Under normal conditions, the heart's sinoatrial node determines the rate by which the organ beats – in other words, it is the heart's "pacemaker". The electrical activity of sinus rhythm originates in the sinoatrial node and depolarizes the atria. Current then passes from the atria through the atrioventricular node and into the bundle of His, from which it travels along Purkinje fibers to reach and depolarize the ventricles. This sinus rhythm is important because it ensures that the heart's atria reliably contract before the ventricles.
In junctional rhythm, however, the sinoatrial node does not control the heart's rhythm – this can happen in the case of a block in conduction somewhere along the pathway described above. When this happens, the heart's atrioventricular node takes over as the pacemaker. In the case of a junctional rhythm, the atria will actually still contract before the ventricles; however, this does not happen by the normal pathway of activation and instead is due to a backwards or retrograde conduction (conduction comes from the AV node into and through the atria).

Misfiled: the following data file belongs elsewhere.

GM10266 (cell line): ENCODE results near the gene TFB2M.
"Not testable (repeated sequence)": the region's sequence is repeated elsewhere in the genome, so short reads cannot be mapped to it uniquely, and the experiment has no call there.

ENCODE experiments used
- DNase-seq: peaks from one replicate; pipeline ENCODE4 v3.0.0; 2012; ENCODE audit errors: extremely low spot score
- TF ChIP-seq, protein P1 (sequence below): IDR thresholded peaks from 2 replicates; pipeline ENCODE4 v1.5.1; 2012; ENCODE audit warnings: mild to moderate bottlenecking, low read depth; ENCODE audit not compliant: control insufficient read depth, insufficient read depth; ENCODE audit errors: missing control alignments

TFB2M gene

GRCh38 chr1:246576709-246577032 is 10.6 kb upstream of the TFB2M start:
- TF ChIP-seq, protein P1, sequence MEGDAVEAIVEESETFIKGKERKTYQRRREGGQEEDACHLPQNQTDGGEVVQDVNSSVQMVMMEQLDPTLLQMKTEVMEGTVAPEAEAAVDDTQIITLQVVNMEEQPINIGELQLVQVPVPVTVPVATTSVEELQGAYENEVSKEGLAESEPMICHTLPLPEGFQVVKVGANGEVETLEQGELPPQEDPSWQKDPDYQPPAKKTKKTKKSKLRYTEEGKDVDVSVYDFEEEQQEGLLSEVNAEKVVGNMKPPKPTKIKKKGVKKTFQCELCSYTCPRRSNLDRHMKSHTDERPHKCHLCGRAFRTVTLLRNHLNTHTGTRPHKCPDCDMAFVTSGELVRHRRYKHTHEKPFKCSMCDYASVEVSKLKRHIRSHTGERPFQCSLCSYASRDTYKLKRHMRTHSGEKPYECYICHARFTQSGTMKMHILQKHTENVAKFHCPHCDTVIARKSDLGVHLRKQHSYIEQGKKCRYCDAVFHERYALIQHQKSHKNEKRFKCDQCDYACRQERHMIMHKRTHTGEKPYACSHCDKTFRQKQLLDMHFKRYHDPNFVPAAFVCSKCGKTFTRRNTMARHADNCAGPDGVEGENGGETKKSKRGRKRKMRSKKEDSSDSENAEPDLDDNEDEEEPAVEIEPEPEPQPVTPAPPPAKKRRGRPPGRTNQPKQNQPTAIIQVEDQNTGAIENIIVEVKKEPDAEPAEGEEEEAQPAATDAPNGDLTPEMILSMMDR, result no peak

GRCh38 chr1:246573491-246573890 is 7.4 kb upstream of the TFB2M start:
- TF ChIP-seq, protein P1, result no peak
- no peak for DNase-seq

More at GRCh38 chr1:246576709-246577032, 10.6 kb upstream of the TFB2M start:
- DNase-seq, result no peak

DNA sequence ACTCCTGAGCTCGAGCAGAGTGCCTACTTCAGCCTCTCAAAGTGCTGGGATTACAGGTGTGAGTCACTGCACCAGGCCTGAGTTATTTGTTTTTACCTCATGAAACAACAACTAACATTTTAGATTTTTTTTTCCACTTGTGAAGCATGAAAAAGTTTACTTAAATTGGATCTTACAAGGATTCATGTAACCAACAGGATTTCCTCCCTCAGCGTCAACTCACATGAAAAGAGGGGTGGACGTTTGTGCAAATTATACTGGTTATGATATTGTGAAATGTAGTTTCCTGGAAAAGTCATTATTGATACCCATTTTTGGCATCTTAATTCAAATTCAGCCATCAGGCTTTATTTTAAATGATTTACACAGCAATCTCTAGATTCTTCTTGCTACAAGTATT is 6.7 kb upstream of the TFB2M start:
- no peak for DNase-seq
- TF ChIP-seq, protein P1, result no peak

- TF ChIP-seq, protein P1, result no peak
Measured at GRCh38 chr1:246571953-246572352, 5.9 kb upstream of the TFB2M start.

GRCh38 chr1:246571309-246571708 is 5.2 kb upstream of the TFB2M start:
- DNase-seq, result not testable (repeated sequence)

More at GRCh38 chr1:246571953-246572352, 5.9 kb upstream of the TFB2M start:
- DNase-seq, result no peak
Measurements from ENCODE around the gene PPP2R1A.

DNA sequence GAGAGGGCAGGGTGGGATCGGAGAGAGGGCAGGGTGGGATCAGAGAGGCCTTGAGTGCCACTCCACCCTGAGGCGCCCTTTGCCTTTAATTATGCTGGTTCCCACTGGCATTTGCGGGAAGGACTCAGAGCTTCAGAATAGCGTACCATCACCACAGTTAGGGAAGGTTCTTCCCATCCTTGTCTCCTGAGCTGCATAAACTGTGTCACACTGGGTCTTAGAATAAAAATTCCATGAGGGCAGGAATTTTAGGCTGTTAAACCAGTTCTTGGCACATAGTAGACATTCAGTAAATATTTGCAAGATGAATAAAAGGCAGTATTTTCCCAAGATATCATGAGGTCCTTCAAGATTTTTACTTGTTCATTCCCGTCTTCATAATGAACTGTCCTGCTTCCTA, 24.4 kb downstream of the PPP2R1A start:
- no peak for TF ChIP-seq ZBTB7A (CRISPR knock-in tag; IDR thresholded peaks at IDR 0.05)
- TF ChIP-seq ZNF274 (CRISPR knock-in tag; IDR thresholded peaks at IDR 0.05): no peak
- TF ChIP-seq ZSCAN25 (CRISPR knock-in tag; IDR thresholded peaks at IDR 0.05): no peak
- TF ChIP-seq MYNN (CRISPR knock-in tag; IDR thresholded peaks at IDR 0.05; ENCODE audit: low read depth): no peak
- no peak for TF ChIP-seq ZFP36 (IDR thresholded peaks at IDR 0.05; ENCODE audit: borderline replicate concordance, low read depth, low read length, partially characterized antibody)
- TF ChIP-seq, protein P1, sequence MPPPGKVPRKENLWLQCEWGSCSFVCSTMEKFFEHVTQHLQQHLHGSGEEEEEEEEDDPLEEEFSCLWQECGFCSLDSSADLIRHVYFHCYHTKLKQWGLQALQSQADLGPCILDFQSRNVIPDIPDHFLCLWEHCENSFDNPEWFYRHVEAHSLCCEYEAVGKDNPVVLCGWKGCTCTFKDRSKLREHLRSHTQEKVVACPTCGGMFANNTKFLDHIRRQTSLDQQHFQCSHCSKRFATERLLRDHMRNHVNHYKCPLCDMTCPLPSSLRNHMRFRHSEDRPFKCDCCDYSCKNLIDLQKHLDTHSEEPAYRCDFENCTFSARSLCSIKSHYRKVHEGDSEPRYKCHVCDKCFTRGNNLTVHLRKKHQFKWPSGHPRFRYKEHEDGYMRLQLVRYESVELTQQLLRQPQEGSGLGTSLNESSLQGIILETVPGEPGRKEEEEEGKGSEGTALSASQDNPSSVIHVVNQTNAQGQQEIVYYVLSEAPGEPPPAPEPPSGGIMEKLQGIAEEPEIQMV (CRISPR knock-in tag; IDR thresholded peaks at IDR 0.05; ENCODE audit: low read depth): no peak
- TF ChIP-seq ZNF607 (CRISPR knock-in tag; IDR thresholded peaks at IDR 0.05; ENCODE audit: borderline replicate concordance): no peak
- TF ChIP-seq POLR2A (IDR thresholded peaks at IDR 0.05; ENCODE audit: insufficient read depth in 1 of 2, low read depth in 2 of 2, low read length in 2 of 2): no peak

Junctional rhythm can be diagnosed by looking at an ECG: it usually presents without a P wave or with an inverted P wave. Retrograde P waves refers to the depolarization from the AV node back towards the SA node.
Accelerated Junctional Rhythm
Accelerated junctional rhythm is when the rhythm of emerged impulses is more than 40 to 60 beats per minute, which is the natural range of the junction. It happens in some instances such as digoxin toxicity, and usually has a rate of between 60 to 100 bpm.
- Merriam-Webster dictionary > Junctional rhythm Retrieved September 2010
- eMedicine:"Junctional Rhythms" http://www.emedicine.com/MED/topic1212.htm
- medical dictionary http://medical-dictionary.thefreedictionary.com/retrograde+conduction
- Abnormalities in the ECG measurement http://library.med.utah.edu/kw/ecg/ecg_outline/Lesson4/index.html#PRinterval